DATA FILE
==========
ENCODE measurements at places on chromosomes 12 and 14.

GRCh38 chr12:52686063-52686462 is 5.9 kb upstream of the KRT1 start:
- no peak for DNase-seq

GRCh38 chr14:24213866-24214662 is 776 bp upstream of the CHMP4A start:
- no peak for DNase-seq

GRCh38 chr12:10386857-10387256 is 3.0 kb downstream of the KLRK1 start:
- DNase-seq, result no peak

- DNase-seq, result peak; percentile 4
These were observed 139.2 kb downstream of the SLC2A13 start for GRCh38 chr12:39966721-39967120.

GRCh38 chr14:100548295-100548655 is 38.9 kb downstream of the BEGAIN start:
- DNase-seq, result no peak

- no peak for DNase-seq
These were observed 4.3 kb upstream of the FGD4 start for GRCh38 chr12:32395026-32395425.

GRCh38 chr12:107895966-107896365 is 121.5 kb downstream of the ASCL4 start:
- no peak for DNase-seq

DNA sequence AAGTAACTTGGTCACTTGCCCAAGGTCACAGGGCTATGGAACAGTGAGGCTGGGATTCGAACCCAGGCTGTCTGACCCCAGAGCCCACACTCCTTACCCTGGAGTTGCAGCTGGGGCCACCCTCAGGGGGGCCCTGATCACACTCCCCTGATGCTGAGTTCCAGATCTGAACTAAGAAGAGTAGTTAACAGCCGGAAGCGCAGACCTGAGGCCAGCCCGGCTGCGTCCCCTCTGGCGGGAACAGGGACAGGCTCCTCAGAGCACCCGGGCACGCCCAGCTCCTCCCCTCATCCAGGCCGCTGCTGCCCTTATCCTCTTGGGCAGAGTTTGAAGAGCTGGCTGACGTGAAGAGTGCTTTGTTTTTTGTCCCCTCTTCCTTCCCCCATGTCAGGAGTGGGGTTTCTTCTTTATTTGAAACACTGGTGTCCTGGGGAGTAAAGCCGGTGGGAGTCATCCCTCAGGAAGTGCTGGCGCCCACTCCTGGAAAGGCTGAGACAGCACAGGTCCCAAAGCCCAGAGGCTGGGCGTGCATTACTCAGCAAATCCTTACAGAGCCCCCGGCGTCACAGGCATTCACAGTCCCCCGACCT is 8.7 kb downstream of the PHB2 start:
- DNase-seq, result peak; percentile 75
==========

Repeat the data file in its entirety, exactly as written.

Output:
ENCODE measurements at places on chromosomes 12 and 14.

GRCh38 chr12:52686063-52686462 is 5.9 kb upstream of the KRT1 start:
- no peak for DNase-seq

GRCh38 chr14:24213866-24214662 is 776 bp upstream of the CHMP4A start:
- no peak for DNase-seq

GRCh38 chr12:10386857-10387256 is 3.0 kb downstream of the KLRK1 start:
- DNase-seq, result no peak

- DNase-seq, result peak; percentile 4
These were observed 139.2 kb downstream of the SLC2A13 start for GRCh38 chr12:39966721-39967120.

GRCh38 chr14:100548295-100548655 is 38.9 kb downstream of the BEGAIN start:
- DNase-seq, result no peak

- no peak for DNase-seq
These were observed 4.3 kb upstream of the FGD4 start for GRCh38 chr12:32395026-32395425.

GRCh38 chr12:107895966-107896365 is 121.5 kb downstream of the ASCL4 start:
- no peak for DNase-seq

DNA sequence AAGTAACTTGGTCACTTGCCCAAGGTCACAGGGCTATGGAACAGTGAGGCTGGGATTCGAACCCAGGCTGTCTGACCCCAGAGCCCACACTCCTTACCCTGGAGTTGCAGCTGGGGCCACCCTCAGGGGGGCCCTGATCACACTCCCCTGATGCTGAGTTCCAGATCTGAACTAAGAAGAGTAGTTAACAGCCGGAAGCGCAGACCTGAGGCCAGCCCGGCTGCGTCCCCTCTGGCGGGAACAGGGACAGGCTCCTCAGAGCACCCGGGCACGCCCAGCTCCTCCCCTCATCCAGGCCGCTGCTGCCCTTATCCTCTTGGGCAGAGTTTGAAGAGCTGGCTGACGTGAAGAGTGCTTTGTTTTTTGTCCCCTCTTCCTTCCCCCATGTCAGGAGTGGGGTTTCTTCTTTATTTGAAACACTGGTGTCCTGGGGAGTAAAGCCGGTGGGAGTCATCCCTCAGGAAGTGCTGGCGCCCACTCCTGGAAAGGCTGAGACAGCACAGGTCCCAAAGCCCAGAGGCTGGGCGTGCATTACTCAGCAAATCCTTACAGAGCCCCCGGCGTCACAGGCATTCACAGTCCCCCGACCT is 8.7 kb downstream of the PHB2 start:
- DNase-seq, result peak; percentile 75